Arsenal’s Mesut Ozil Deleted From Popular Video Game In China Over His Tweet Condemning Muslim Oppression In Xinjiang 
Arsenal’s Mesut Ozil Deleted From Popular Video Game In China Over His Tweet Condemning Muslim Oppression In Xinjiang Arsenal Midfielder Mesut Ozil (image via Twitter)

Arsenal midfielder Mesut Ozil will be deleted from the popular football simulation video game eFootball Pro Evolution Soccer 2020 (PES) over critical comments he made regarding China’s oppression of its Uighur Muslims.

US-listed Chinese internet company NetEase — which publishes the PES franchise in China — confirmed the development on Wednesday (18 December). PES achieved over 200 million downloads for its 2019 version of the game. Konami, the Japanese company, is the developer of PES games.

China accounts for nearly 25 percent of the global mobile gaming market —with 598 million players and $15.63 billion in revenue for 2018.

In a statement on Chinese social-media platform Weibo, NetEase said “The German player Ozil posted an extreme statement about China on social media. The speech hurt the feelings of Chinese fans and violated the sports spirit of love and peace. We do not understand, accept or forgive this!”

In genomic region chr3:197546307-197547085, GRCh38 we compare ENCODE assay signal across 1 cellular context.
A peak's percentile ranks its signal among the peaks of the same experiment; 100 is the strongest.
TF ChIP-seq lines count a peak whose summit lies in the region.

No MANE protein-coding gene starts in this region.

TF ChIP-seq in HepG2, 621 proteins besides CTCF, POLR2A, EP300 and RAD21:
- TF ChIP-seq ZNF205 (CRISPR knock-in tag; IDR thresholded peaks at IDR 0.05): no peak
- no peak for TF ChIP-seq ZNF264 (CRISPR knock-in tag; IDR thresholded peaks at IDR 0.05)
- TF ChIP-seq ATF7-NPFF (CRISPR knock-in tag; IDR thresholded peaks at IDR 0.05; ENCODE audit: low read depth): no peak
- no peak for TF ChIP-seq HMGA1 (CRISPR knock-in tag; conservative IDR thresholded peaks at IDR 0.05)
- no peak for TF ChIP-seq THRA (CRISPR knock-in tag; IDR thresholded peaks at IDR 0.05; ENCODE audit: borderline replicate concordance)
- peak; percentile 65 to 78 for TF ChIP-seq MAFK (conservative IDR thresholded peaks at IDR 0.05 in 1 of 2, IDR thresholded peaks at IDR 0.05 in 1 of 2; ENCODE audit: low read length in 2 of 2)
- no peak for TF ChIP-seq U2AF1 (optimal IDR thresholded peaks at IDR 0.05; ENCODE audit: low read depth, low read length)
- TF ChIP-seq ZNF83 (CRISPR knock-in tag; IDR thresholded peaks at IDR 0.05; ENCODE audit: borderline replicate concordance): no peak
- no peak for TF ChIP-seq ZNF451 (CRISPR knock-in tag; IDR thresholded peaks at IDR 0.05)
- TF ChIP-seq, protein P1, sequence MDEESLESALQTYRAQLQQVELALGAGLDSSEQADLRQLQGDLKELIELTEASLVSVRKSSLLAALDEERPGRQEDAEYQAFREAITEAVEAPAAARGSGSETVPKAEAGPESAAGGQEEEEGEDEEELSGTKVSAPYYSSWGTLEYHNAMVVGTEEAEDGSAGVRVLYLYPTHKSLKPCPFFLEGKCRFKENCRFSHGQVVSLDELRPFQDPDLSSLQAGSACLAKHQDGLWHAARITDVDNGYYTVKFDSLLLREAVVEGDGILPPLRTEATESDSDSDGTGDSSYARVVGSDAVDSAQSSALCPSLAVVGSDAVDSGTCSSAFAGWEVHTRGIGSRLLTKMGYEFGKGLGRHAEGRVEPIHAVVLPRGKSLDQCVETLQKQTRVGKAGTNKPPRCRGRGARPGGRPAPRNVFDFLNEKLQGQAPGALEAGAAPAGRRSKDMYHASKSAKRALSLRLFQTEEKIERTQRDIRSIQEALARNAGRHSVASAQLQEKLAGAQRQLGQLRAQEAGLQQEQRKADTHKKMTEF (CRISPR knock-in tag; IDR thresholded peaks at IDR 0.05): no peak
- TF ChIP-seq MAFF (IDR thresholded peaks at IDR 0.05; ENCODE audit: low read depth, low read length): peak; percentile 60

Ozil, a German national of Turkish origin and a devout Muslim, posted his comment last Saturday to his social media platforms in the buildup to an English Premier League Sunday matchup between Arsenal and Manchester City. Ozil called the Chinese “persecutors trying to separate” Uyghurs “from their religion.

Tweeting in Turkish, Ozil said "Korans are being burnt... Mosques are being shut down... Muslim schools are being banned... Religious scholars are being killed one by one... Brothers are forcefully being sent to camps."

"The Muslims are silent. Their voice is not heard," he wrote against a blue backdrop with a white crescent moon -- the flag of 'East Turkestan', the term many Uighur separatists use for Xinjiang.

In response to his critical comments regarding China’s treatment of Uighur Muslims., Chinese state television blacklisted the broadcast of the game.

In October this year, China erupted in outrage after general manager of NBA's Houston Rockets Daryl Morey tweeted support for Hong Kong pro-democracy protesters.

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